Why do I have jaw pain and how do I fix it?

Temporomandibular Joint Disorders -commonly referred to as “TMJ” but clinically termed as “TMD” can be related to problems with jaw muscles, the jaw joints and often may involve a postural component. Patients presenting with TMD may have symptoms that range from sore or tight muscles in the face, scalp and neck, pain in the TMJoints at rest and/or to function, headaches, inability to open wide and/or move the jaw laterally,ear stuffiness and tinnitus (ear ringing). Usually the disorder is a result of microtrauma (history of clenching or grinding the teeth) or macrotrauma (accident or event that caused trauma to the jaw).

Recent literature indicates that the source of 50% of TMDisorders  is a sleep-related breathing problem. As a reflex to open the airway when it is blocked during sleep the lower jaw moves forward moving the tongue with it and the lower teeth clench against the upper teeth to hold it there as a protective mechanism. In addition it is thought that the arousals during sleep that occur with an airway obstruction also cause an episode of teeth grinding .

As these events happen repeatedly night after night the cumulative effect over time can cause signs and symptoms of TMD.  A complete and thorough assessment of the patient is imperative in attempt to identify the source of the patient’s complaints and contributing factors. Oral orthotic appliances, various surgeries, exercises, physical therapy and other related modalities ie ultrasound, phonphoresis,etc, lifestyle and habit modifications can all play a part in resolving the patient’s symptoms once the primary source is determined.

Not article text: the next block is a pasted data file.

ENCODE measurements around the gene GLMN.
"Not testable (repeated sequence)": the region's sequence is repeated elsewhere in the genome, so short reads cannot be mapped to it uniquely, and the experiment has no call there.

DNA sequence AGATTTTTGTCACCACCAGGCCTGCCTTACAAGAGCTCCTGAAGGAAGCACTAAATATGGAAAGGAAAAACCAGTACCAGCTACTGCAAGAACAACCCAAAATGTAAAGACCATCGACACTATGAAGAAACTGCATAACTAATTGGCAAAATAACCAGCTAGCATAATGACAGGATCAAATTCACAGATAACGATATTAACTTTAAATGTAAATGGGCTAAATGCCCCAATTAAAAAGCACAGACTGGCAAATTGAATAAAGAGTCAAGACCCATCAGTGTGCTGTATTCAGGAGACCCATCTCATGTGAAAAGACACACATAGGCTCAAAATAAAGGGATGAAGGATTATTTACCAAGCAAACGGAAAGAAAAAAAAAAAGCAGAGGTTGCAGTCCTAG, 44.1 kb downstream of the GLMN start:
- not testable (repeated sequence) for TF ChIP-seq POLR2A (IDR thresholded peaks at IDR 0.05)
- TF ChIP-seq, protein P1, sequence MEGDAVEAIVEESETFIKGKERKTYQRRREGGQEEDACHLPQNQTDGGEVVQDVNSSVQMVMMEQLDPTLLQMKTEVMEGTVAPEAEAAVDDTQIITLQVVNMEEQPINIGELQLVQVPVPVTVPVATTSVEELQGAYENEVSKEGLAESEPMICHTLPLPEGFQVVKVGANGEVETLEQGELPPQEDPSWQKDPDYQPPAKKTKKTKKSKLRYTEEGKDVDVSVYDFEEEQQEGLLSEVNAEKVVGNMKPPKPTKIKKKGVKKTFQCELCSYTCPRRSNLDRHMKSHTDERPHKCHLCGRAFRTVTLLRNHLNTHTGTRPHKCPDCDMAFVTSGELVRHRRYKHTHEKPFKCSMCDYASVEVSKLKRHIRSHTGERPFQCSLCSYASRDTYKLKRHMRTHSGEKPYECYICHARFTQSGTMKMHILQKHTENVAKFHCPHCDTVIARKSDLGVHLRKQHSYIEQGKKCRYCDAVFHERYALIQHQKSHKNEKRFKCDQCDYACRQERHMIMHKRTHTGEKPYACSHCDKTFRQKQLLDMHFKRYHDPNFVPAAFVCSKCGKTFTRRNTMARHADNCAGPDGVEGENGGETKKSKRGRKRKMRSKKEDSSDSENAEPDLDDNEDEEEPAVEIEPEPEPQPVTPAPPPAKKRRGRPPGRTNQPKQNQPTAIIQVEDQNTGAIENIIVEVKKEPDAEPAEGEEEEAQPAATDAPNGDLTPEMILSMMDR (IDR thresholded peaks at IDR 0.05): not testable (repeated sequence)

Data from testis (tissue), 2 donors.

When an oral orthotic appliance is the treatment of choice the dentist must decide why it is being used, when the patient should wear it, what is to be accomplished in using it and how should it be designed.  The orthotic appliance can be used to relax fatigued jaw muscles or those in spasm,  realign the upper and lower jaws, reposition  TMJoint discs that are dislocated or more favorably posture the head with the neck and shoulders.

The important take home point is:  

“ALL DENTAL MOUTHGUARDS ARE ABSOLUTELY NOT THE SAME”

One last myth to dispel:

“DENTAL MOUTHGUARDS CANNOT STOP A PATIENT FROM GRINDING THEIR TEETH”.

Author
Michael F. Hnat, DMD, DABDSM Headshot Michael F. Hnat, DMD, DABDSM, DABCDSM Dr. Michael Hnat brings exemplary knowledge and experience in both dental sleep medicine and TMJ-related issues. He is a graduate of the University of Pittsburgh School of Dental Medicine and the prestigious mini-residency in Temporomandibular Joint (TMJ) Disorders from Tufts University School of Dental Medicine. He is Clinical Assistant Professor in dental sleep medicine at the West Virginia University School of Dentistry. The focus of his clinical practice is oral appliance therapy for the treatment of sleep-related breathing problems, TMJ disorders, and head and neck muscle pain. Dr. Hnat is credentialed thru the American Board of Dental Sleep Medicine and the American Board of Craniofacial Dental Sleep Medicine.

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